Local youth organizations have accused soldiers in the Democratic Republic of Congo of opening fire in a church, reportedly killing 48, in the Central African country’s North Kivu province.
Soldiers allegedly targeted people inside a church in the city of Goma, the capital of North Kivu province, on Wednesday, the Turkish state newspaper Anadolu Agency reported, citing the Collective of Youth Solidarity Organizations in Congo-Kinshasa DRC, or COJESKI-RDC.
Lucas Pecos, COJESKI-RDC’s director, was quoted as saying that the victims were part of an organization called Wazalendo (Patriots). They had gathered to protest against the United Nations Organization Stabilization Mission in the Democratic Republic of the Congo, or MONUSCO, and the East African Community’s presence in the country.
MONUSCO is a United Nations peacekeeping mission aimed at stabilizing the situation in the DRC. It was established by the UN Security Council in 2010, succeeding an earlier mission known as MONUC, or United Nations Organization Mission in the Democratic Republic of the Congo.
One of the primary responsibilities of MONUSCO is to protect civilians under imminent threat of physical violence, particularly in areas where state authority is weak or non-existent.
Pecos said 13 died at church. The rest died en route to or at hospitals. Local and international media have reported that as many as 75 were injured.
“They were not found in the act of attacking MONUSCO, so there was no need to kill them,” Pecos added.
COJESKI-RDC is demanding accountability from the army and the government.
MONUSCO has been criticized for failing to maintain peace in the region.
Last year, over 10 people, including four peacekeepers, were killed in anti-UN protests in eastern Congo.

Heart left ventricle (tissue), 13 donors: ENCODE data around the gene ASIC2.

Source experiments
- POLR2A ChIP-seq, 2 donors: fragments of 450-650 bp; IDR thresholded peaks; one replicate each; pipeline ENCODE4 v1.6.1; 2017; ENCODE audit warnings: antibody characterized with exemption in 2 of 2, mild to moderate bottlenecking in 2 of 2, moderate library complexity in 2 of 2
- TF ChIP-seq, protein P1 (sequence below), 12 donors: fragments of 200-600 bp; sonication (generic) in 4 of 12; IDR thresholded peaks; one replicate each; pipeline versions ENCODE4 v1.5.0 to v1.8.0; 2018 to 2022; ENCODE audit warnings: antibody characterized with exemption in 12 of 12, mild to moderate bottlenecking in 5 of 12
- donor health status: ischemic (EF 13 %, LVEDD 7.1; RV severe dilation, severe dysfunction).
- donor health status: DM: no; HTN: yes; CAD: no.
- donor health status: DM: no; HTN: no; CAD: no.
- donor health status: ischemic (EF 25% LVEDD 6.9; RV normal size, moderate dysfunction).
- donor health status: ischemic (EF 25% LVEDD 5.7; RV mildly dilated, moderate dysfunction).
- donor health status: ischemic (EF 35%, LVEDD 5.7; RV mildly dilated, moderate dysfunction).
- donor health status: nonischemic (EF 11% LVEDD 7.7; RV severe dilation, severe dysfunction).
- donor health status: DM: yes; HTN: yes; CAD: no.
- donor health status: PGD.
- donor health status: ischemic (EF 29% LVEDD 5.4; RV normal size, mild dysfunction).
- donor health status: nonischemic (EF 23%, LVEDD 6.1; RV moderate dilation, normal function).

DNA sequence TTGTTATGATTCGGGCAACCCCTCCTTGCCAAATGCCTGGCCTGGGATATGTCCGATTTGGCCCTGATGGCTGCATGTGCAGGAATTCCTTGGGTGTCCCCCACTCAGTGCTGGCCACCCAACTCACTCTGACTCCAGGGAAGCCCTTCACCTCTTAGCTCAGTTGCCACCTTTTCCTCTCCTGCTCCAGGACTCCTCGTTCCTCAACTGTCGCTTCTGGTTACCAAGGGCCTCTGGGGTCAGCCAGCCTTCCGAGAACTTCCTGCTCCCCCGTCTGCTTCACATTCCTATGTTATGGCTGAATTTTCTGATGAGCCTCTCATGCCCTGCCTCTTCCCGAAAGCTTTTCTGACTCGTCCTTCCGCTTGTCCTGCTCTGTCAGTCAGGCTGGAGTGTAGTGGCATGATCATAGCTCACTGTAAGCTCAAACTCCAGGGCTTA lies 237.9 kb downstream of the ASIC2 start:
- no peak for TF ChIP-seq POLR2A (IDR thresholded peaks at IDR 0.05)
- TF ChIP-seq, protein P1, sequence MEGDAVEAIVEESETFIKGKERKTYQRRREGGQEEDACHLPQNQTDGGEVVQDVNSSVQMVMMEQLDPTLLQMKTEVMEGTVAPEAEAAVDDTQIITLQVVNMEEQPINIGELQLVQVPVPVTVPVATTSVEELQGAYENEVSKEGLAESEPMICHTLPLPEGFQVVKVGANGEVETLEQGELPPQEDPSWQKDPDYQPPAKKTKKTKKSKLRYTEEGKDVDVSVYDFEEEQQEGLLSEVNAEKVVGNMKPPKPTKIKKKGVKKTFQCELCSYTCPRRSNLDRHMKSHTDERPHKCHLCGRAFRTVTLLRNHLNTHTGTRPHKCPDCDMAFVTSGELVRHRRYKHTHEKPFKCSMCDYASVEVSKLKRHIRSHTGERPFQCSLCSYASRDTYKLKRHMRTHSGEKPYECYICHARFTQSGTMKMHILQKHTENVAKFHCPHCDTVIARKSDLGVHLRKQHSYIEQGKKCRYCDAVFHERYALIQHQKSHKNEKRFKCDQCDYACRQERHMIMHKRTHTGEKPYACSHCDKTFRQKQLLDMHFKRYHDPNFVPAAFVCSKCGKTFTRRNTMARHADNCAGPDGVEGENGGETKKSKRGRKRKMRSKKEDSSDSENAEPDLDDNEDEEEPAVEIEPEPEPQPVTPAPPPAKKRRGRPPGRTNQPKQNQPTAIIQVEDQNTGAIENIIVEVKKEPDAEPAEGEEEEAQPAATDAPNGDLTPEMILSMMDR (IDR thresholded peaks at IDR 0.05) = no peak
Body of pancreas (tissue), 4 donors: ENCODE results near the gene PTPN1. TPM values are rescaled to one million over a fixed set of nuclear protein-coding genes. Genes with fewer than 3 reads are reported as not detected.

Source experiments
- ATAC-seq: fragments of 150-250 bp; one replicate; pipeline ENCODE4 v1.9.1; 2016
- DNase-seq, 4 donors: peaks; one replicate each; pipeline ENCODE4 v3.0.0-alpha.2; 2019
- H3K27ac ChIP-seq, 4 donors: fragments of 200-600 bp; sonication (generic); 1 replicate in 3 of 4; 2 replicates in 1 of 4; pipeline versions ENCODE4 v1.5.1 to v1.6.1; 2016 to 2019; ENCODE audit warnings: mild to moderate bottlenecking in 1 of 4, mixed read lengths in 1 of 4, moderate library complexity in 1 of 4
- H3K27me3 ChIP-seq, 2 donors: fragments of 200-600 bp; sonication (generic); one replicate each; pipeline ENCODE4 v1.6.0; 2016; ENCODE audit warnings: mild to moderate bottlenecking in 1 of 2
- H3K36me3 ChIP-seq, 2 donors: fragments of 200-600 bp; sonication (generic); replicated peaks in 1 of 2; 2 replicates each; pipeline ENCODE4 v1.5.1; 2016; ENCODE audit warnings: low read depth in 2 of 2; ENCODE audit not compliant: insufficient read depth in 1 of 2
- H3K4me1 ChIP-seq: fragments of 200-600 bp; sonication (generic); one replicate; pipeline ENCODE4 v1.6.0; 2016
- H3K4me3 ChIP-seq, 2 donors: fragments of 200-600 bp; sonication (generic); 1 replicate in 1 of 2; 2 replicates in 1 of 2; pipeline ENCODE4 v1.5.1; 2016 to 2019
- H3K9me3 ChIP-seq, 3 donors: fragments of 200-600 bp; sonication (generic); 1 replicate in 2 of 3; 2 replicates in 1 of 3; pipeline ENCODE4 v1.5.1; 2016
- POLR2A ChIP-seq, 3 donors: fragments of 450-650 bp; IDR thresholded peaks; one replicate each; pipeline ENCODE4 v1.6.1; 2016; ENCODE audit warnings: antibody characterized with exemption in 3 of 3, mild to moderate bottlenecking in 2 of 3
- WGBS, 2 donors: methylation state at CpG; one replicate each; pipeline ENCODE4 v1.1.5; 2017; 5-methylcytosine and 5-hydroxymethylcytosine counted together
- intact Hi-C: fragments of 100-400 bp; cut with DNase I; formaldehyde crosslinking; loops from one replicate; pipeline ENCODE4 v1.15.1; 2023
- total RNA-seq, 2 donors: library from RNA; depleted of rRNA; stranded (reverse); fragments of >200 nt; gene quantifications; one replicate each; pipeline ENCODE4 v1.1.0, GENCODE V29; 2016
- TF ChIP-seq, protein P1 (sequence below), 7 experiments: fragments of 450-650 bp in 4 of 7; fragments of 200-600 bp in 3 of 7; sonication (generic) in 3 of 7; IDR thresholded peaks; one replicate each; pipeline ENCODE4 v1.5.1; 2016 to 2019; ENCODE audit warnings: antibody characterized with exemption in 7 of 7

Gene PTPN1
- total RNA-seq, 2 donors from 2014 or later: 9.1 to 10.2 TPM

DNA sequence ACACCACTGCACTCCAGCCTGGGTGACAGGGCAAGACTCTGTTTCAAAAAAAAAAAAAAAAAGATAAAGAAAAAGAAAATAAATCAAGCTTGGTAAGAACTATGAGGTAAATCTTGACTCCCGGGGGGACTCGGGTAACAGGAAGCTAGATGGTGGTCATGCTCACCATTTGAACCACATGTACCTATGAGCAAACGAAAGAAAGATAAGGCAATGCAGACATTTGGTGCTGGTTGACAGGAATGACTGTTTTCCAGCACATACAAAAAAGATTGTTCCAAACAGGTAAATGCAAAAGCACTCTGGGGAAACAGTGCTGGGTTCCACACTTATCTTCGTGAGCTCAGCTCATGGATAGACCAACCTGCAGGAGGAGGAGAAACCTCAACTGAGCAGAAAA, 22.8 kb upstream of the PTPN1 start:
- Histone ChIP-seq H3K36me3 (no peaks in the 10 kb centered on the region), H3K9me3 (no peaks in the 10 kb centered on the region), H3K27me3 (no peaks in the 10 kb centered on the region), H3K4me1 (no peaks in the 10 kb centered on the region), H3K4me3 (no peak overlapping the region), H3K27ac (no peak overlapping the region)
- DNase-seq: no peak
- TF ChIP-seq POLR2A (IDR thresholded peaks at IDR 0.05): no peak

In a separate incident in the northeastern Ituri province, at least 14 people were killed in church attacks Monday, Reuters said. Local officials attributed the killings to the Cooperative for the Development of the Congo (CODECO) armed group.
Djugu territory administrator Ruphin Mapela and civil society leader Dieudonne Lossa said nine civilians, four assailants and a soldier were among the dead. The militants targeted churches near Lake Albert in the Bahema-Nord chiefdom.
CODECO claims to defend Lendu farmers in conflict with Hema herders. Their actions have exacerbated a humanitarian crisis in Ituri, where roughly 3 million people need aid, according to a U.N. humanitarian agency.
The armed group has been implicated in various acts of violence, including attacks on villages, massacres and other forms of armed conflict.
Ituri army spokesman Jules Ngongo Tshikudi urged calm. “We call on the population to remain calm as the armed forces pursue these criminals to put them out of action,” he was quoted as saying in a statement.
The churches attacked in Ituri were identified as Mesa, Cepac and Aumopro, located near Lake Albert.
The conflict is primarily centered in the province of Ituri. The Lendu and Hema communities have historically had different economic practices; the Lendu are primarily agriculturalists, while the Hema are mainly pastoralists.